THE NEW ZEALANDERS
Snell's record-setting mile, not to mention the 880 and 800 meters (World's Greatest Distance Runner, Feb. 12) is something that was forecast two years ago by one of his fellow New Zealanders, Murray Halberg, the gold medalist in the 5,000 meters at Rome. Halberg, to quote from SPORTS ILLUSTRATED (Sept. 12, 1960), said in reference to his own training with two marathon runners, "The marathon runners beat me by a second, I beat Snell by a second. He'll be the greatest runner in the world in a few years."
JOHN H. O'KEEFE
Fort Belvoir, Va.
Demerits to SPORTS ILLUSTRATED for presenting a highly interesting article on brilliant New Zealand middle-distance runner Peter Snell without making even passing mention of another eminent New Zealander, the late and great Jack Lovelock, 1936 Olympic 1,500-meter champion and world mile-record holder, who by himself put his country on the track map to stay.
A big hand for Robert Boyle (Will Floyd Fight Sonny? Feb. 12). As one who has followed Liston's life, I have no doubt in my mind at all that Sonny Liston will defeat Floyd Patterson this year and become the next world heavyweight boxing champion.
I don't know how you can possibly mention that jerk in the same breath with the great Sugar Ray.
If D'Amato picks Floyd's opponents in the future as carefully as he has in the past, Patterson will be the first heavyweight champion to retire undefeated at age 65 and kill boxing in the process.
PRESTON G. ACKER
The school of thought that makes the most sense to me is the one that says since Liston is not in jail or on parole, he should be allowed to fight anyone.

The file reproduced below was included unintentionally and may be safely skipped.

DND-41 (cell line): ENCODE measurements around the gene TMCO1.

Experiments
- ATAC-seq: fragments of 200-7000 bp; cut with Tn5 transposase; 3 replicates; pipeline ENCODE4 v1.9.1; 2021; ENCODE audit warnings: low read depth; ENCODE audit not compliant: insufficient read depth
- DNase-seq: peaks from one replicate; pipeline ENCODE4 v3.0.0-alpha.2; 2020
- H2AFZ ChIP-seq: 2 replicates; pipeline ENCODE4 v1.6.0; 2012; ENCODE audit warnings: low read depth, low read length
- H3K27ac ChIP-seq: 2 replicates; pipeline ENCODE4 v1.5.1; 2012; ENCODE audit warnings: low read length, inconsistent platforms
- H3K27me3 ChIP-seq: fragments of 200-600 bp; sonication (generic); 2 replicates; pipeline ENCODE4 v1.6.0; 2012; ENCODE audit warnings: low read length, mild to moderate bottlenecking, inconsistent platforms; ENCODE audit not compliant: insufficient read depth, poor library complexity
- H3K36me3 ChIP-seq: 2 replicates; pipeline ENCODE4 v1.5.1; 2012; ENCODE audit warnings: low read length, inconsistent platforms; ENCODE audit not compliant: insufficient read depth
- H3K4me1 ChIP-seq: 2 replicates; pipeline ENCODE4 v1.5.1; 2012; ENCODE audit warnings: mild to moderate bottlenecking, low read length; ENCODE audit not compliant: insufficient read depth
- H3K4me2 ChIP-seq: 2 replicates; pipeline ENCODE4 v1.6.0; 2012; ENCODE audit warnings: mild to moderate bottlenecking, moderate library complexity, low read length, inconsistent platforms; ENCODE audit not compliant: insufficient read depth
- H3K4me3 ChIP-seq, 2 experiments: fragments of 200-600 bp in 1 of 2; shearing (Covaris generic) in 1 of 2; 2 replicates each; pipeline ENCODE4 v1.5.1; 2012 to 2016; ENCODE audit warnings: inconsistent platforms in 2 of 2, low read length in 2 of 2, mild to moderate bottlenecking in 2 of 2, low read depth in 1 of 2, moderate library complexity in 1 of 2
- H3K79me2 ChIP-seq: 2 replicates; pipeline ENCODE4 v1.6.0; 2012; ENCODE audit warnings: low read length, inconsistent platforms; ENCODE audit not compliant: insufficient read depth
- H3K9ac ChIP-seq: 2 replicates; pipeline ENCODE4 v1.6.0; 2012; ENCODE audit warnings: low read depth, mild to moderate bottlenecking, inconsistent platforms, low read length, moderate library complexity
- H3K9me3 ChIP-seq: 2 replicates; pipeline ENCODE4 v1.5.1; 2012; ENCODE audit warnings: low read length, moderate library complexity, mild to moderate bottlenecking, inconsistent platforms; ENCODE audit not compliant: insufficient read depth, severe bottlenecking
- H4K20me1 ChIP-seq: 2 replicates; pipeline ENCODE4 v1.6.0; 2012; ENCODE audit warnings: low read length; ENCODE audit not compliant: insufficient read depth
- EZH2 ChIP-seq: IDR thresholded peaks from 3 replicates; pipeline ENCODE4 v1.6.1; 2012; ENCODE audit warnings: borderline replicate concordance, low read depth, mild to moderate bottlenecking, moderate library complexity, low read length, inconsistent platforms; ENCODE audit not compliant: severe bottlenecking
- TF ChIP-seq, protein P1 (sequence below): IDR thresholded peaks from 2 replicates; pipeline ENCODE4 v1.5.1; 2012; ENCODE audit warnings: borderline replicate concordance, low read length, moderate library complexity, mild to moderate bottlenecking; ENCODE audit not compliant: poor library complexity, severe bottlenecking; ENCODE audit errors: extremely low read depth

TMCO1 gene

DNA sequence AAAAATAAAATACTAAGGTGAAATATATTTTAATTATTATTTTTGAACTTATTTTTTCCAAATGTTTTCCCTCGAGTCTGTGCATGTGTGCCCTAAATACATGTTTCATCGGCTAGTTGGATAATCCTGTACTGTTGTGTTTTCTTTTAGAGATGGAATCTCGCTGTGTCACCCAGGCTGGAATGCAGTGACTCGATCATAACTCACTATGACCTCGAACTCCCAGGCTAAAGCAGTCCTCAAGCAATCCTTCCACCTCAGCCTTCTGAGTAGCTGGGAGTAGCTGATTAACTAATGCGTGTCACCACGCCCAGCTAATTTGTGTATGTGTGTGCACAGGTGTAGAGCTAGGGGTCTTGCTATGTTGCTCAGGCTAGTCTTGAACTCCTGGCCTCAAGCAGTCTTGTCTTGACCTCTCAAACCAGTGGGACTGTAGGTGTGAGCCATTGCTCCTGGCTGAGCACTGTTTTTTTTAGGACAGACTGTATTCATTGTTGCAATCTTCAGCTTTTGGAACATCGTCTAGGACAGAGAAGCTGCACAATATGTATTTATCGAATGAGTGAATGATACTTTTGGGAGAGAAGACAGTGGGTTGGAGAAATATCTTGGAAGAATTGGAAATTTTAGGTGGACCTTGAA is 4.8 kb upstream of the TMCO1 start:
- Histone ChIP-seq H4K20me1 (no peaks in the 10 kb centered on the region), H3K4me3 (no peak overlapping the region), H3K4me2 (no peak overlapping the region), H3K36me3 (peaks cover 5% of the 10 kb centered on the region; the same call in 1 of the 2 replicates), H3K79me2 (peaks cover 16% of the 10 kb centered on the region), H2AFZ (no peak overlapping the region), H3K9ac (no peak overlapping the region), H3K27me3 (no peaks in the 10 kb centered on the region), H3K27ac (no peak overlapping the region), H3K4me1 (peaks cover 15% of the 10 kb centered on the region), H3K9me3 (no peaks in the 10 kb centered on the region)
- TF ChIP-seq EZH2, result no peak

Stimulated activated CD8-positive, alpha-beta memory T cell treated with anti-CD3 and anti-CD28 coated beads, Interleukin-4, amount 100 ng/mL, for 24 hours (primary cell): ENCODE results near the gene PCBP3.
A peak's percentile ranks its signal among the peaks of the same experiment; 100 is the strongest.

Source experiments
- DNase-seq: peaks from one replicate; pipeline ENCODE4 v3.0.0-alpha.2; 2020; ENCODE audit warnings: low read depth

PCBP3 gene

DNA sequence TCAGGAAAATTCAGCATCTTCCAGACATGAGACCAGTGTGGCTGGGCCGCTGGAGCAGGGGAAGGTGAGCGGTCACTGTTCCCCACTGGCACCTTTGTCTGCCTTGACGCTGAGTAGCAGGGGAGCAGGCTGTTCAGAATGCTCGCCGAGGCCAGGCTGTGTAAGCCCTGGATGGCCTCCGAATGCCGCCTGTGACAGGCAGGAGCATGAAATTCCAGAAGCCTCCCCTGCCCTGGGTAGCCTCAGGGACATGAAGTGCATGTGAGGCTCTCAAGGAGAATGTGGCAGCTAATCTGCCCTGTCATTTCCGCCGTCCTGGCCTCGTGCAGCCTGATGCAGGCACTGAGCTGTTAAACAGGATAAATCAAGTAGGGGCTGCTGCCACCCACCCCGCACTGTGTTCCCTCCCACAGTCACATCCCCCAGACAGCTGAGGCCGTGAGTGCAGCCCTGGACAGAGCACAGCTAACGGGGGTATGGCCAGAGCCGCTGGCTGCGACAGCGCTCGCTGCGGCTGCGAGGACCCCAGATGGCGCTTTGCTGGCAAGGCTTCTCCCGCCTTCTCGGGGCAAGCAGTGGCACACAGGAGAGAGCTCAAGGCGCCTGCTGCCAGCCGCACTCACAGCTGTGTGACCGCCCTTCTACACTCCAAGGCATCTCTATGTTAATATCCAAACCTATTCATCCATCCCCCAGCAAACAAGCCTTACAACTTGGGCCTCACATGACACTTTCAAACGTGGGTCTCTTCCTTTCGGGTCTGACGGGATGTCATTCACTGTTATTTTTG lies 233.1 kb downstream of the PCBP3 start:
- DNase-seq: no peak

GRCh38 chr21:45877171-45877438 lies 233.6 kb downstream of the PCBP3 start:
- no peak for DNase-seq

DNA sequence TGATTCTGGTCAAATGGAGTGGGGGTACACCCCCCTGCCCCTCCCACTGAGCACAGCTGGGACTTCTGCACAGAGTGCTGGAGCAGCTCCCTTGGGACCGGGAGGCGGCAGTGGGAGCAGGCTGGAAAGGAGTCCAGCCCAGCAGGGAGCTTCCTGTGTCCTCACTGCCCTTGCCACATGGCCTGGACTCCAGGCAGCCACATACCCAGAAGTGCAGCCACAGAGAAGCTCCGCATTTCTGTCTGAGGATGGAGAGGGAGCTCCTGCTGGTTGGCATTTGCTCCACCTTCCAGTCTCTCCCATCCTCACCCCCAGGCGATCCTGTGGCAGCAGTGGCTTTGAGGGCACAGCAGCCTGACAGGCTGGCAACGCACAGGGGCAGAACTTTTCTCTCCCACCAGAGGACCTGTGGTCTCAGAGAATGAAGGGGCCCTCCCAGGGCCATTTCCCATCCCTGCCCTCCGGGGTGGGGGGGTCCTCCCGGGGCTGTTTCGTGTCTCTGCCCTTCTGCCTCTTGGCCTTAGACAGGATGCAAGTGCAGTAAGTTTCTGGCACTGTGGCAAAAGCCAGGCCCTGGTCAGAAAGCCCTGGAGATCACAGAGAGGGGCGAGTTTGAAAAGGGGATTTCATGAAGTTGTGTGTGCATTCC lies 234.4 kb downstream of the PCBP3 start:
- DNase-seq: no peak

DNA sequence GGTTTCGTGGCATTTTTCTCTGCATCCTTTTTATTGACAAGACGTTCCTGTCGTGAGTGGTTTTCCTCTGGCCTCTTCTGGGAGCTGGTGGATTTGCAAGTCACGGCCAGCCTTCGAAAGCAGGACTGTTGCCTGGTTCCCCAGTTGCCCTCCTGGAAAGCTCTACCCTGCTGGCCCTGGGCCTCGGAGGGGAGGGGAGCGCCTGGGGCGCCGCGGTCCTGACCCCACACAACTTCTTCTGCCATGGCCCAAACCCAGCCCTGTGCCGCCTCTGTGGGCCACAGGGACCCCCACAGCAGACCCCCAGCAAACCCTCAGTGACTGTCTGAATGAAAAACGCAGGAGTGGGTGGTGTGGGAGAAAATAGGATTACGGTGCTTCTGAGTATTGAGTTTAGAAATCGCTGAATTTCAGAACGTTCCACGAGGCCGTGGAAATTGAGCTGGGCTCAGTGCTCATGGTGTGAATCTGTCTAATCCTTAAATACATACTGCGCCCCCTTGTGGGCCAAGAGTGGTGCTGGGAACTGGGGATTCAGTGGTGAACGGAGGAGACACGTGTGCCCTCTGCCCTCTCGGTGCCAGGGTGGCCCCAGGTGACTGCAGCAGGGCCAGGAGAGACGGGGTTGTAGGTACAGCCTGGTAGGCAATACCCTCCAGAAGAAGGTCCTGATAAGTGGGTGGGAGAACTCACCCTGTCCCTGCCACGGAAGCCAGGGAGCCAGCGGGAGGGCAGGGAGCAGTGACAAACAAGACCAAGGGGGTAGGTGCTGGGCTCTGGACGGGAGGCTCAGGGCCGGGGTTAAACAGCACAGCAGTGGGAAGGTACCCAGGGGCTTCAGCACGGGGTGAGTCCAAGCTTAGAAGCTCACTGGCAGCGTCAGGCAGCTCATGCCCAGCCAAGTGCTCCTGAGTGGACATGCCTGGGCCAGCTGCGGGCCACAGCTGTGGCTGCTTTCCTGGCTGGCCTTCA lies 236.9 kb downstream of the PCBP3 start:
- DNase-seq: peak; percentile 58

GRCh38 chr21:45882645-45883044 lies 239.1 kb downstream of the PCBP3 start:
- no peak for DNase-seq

JAMES M. MORAN
I am all in favor of a cleaned-up boxing profession, but I am frankly disgusted with any system that permits the champion to sidestep any recognized and qualified opponent to fight nobodies. After all, why is there any listing of challengers if being listed as No. 1 does not rate at least a shot at the title?
LIEUT. DAVID S. TEACHOUT, USN
As far as boxing is concerned Liston's rehabilitation is a scapegoat. The rehabilitation of boxing itself is the issue.
DANIEL DE ESCUINAPA
I'm no partisan of pretentiously meaningless dogs' names like Fancy-pants Doomsday of Skid Row (I made that up; take it, anybody), but sometimes a yellable name doesn't best fit the beast (Show Dogs' Names Shouldn't Happen to a Dog, Feb. 12).
New York City
I feel sure that Robert Cantwell never took the trouble to find out the basic reasons why the trend is as it is. One of the most important is that, because of the desire of so many persons to have a dog of purebred origin, breeders have established an increasing number of breeding kennels and, in turn, have registered their kennel names with the AKC. Any litters of puppies whelped by that breeder subsequently will bear that kennel name to indicate the "line." For instance, anyone familiar with hound breeds would instantly recognize that Tyburn's London Derriere is a basset hound bred by Mrs. Carolyn Babson. (Tyburn is her kennel.)